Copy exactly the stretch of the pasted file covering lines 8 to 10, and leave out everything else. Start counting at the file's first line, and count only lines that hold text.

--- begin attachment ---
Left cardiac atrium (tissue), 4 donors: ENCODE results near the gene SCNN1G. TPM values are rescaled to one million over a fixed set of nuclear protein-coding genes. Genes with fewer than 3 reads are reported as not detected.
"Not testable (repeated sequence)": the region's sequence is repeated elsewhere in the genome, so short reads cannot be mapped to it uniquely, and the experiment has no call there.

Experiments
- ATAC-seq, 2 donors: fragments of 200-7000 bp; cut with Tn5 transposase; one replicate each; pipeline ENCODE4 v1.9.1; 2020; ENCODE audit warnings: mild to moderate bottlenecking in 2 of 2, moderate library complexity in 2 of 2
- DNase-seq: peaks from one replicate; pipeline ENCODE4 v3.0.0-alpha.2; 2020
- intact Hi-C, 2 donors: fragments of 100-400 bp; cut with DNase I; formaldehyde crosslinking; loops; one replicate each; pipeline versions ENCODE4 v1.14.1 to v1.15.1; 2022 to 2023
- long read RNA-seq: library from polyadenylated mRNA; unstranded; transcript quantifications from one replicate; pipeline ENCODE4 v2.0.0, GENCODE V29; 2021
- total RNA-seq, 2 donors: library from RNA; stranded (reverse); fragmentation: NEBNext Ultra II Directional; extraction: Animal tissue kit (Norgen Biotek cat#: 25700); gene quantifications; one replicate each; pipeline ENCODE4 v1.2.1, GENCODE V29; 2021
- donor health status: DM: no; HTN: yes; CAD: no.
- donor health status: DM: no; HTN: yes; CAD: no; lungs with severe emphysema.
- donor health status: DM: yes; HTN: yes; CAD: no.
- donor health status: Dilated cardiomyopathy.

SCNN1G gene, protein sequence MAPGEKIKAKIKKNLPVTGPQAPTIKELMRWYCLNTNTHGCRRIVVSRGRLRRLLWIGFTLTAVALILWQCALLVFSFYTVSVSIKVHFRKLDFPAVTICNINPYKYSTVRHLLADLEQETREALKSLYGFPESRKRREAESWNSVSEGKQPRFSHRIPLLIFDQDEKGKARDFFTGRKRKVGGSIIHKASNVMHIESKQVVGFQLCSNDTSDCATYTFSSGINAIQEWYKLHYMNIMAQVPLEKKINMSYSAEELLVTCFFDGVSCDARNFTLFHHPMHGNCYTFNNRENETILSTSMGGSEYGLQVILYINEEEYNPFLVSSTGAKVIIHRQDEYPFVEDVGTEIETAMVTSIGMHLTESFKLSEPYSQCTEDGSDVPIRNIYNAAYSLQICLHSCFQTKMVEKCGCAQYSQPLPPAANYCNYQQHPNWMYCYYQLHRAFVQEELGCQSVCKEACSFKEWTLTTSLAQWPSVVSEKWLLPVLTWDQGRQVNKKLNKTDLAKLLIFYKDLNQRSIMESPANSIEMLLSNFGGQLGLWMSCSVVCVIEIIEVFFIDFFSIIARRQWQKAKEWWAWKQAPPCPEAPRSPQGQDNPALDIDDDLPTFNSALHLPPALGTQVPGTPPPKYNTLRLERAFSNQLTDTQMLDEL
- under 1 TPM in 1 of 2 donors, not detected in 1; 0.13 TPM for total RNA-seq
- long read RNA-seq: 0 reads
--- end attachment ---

- total RNA-seq, 2 donors: library from RNA; stranded (reverse); fragmentation: NEBNext Ultra II Directional; extraction: Animal tissue kit (Norgen Biotek cat#: 25700); gene quantifications; one replicate each; pipeline ENCODE4 v1.2.1, GENCODE V29; 2021
- donor health status: DM: no; HTN: yes; CAD: no.
- donor health status: DM: no; HTN: yes; CAD: no; lungs with severe emphysema.